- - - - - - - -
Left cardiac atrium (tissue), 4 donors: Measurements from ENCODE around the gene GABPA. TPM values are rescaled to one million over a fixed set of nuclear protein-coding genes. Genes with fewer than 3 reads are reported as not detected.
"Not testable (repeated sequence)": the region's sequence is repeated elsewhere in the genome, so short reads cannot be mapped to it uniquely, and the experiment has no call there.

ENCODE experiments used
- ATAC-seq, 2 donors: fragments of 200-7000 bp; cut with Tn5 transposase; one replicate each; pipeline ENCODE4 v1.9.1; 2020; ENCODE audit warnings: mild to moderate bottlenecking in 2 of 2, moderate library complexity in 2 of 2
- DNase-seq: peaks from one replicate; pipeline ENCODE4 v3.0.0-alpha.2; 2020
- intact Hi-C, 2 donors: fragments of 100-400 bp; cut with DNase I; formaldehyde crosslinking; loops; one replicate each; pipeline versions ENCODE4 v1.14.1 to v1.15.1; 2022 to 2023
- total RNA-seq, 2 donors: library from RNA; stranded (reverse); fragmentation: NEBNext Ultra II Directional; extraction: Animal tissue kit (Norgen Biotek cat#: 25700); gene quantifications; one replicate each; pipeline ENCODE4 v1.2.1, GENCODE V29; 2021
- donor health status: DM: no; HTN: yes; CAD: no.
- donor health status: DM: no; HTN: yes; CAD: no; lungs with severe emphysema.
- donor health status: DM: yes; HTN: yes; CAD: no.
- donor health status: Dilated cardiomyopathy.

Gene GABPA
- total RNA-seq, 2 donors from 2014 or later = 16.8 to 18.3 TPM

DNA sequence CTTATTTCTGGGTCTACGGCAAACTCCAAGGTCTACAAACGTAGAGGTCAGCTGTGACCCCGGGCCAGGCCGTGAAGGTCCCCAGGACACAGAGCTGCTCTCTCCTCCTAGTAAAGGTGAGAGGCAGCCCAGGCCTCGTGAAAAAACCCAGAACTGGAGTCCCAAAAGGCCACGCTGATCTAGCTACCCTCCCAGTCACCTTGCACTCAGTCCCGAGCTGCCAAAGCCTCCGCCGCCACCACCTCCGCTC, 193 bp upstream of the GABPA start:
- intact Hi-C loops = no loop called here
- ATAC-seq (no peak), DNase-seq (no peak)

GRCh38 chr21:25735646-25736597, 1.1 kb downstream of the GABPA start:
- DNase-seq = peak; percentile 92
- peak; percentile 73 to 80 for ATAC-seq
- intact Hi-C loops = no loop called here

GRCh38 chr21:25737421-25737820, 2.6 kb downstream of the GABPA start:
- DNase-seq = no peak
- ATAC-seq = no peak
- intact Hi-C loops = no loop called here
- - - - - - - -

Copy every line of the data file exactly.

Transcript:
Left cardiac atrium (tissue), 4 donors: Measurements from ENCODE around the gene GABPA. TPM values are rescaled to one million over a fixed set of nuclear protein-coding genes. Genes with fewer than 3 reads are reported as not detected.
"Not testable (repeated sequence)": the region's sequence is repeated elsewhere in the genome, so short reads cannot be mapped to it uniquely, and the experiment has no call there.

ENCODE experiments used
- ATAC-seq, 2 donors: fragments of 200-7000 bp; cut with Tn5 transposase; one replicate each; pipeline ENCODE4 v1.9.1; 2020; ENCODE audit warnings: mild to moderate bottlenecking in 2 of 2, moderate library complexity in 2 of 2
- DNase-seq: peaks from one replicate; pipeline ENCODE4 v3.0.0-alpha.2; 2020
- intact Hi-C, 2 donors: fragments of 100-400 bp; cut with DNase I; formaldehyde crosslinking; loops; one replicate each; pipeline versions ENCODE4 v1.14.1 to v1.15.1; 2022 to 2023
- total RNA-seq, 2 donors: library from RNA; stranded (reverse); fragmentation: NEBNext Ultra II Directional; extraction: Animal tissue kit (Norgen Biotek cat#: 25700); gene quantifications; one replicate each; pipeline ENCODE4 v1.2.1, GENCODE V29; 2021
- donor health status: DM: no; HTN: yes; CAD: no.
- donor health status: DM: no; HTN: yes; CAD: no; lungs with severe emphysema.
- donor health status: DM: yes; HTN: yes; CAD: no.
- donor health status: Dilated cardiomyopathy.

Gene GABPA
- total RNA-seq, 2 donors from 2014 or later = 16.8 to 18.3 TPM

DNA sequence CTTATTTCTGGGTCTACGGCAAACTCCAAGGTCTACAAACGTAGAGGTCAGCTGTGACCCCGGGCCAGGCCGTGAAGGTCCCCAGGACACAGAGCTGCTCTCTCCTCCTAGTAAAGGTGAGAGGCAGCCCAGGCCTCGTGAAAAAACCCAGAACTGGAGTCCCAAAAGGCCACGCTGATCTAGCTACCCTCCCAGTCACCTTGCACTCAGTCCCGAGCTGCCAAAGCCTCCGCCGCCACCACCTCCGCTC, 193 bp upstream of the GABPA start:
- intact Hi-C loops = no loop called here
- ATAC-seq (no peak), DNase-seq (no peak)

GRCh38 chr21:25735646-25736597, 1.1 kb downstream of the GABPA start:
- DNase-seq = peak; percentile 92
- peak; percentile 73 to 80 for ATAC-seq
- intact Hi-C loops = no loop called here

GRCh38 chr21:25737421-25737820, 2.6 kb downstream of the GABPA start:
- DNase-seq = no peak
- ATAC-seq = no peak
- intact Hi-C loops = no loop called here